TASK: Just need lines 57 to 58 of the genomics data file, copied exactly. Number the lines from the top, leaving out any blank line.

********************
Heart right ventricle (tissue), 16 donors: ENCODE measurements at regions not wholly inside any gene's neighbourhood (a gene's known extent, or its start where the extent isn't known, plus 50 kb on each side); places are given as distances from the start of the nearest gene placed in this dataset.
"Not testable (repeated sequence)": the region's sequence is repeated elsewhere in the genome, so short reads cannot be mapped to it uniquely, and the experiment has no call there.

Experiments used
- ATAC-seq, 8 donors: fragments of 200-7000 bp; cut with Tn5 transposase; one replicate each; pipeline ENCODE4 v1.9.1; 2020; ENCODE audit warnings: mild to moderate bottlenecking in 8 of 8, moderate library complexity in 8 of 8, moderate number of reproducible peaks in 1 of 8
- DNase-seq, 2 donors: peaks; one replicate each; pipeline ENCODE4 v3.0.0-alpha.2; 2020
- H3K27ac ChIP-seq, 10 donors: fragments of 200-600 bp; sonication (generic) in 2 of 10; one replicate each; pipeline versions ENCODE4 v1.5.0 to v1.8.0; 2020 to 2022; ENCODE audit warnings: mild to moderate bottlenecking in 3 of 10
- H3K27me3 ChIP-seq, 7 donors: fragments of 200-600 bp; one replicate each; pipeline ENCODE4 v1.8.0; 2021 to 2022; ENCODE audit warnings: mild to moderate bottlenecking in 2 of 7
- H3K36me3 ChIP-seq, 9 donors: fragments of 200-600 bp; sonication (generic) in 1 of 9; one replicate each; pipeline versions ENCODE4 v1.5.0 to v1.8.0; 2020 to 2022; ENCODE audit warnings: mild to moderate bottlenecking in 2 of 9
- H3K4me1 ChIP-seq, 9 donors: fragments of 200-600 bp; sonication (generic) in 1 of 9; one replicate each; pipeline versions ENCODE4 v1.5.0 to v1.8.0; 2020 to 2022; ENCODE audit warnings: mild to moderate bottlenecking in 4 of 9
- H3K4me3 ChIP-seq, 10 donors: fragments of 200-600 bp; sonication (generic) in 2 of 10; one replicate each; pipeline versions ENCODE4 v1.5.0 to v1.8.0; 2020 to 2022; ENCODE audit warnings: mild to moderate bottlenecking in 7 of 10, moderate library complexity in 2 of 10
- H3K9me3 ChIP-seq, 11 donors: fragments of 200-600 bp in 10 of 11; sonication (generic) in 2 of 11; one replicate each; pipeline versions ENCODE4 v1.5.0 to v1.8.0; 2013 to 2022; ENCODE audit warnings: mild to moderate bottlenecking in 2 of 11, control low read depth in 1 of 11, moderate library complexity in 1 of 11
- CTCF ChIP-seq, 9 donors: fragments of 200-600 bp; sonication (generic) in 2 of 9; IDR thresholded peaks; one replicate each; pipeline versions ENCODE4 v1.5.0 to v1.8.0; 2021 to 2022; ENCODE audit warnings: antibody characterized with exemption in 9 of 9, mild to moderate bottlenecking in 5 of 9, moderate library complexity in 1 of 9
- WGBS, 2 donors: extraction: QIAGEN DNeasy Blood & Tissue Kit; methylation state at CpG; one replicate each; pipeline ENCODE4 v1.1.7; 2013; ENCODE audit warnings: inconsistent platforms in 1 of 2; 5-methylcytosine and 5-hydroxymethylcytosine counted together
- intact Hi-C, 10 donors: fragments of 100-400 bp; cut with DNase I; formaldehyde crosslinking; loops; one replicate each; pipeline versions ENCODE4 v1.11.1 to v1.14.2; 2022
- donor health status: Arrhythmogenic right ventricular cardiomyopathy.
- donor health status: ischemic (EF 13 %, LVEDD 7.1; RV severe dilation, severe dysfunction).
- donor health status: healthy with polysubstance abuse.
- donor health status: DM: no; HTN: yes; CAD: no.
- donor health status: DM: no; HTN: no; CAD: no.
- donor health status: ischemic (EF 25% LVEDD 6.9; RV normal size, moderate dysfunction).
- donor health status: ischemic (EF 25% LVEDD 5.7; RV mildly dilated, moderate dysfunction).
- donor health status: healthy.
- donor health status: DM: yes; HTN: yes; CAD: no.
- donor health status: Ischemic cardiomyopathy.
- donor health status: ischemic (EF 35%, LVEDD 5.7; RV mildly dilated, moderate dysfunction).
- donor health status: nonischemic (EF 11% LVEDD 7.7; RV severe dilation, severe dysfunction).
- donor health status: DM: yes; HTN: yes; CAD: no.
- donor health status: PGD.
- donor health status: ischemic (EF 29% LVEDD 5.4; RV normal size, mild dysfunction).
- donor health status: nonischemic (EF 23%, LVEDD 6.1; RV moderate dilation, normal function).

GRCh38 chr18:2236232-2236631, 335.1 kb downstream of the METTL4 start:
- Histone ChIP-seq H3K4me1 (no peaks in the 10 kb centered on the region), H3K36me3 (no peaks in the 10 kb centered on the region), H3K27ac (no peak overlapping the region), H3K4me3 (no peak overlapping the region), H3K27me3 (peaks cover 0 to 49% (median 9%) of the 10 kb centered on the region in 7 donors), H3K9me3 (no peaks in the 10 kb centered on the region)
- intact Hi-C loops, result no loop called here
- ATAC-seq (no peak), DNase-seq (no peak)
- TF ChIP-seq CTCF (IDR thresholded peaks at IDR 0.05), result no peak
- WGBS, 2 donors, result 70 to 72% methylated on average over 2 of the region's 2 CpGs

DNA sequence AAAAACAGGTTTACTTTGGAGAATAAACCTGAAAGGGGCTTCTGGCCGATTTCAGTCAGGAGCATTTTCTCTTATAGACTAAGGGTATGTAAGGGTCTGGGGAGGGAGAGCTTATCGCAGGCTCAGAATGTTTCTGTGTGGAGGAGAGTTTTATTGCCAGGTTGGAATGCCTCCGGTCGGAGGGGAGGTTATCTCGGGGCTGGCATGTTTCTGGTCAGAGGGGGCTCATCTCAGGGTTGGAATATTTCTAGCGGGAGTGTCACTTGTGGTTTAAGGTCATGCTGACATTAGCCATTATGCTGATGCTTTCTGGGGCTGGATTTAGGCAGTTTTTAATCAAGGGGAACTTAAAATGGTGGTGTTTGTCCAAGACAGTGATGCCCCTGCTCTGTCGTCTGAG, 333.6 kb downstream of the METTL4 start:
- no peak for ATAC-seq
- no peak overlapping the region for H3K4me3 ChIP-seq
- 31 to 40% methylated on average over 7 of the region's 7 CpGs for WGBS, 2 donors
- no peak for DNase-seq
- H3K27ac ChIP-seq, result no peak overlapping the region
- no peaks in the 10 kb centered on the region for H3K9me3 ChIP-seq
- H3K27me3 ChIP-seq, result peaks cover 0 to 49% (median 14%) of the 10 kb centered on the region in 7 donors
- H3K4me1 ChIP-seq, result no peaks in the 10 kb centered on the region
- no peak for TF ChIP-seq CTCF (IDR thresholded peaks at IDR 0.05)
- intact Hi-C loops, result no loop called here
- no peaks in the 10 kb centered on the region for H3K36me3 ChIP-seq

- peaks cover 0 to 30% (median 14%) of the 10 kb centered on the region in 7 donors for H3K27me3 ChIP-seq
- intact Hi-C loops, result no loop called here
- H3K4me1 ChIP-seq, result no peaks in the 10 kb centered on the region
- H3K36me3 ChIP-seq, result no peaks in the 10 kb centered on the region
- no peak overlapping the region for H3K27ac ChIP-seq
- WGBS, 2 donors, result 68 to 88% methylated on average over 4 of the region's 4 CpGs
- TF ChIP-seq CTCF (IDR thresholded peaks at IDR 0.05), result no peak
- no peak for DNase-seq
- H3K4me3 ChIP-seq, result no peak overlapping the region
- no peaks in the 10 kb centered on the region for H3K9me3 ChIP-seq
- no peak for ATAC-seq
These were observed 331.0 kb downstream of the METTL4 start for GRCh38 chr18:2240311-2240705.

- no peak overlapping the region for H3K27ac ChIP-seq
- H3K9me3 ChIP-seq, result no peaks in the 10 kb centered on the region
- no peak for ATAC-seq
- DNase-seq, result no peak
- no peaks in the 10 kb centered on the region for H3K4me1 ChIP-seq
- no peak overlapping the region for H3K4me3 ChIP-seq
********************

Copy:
- H3K4me3 ChIP-seq, result no peak overlapping the region
- no peaks in the 10 kb centered on the region for H3K9me3 ChIP-seq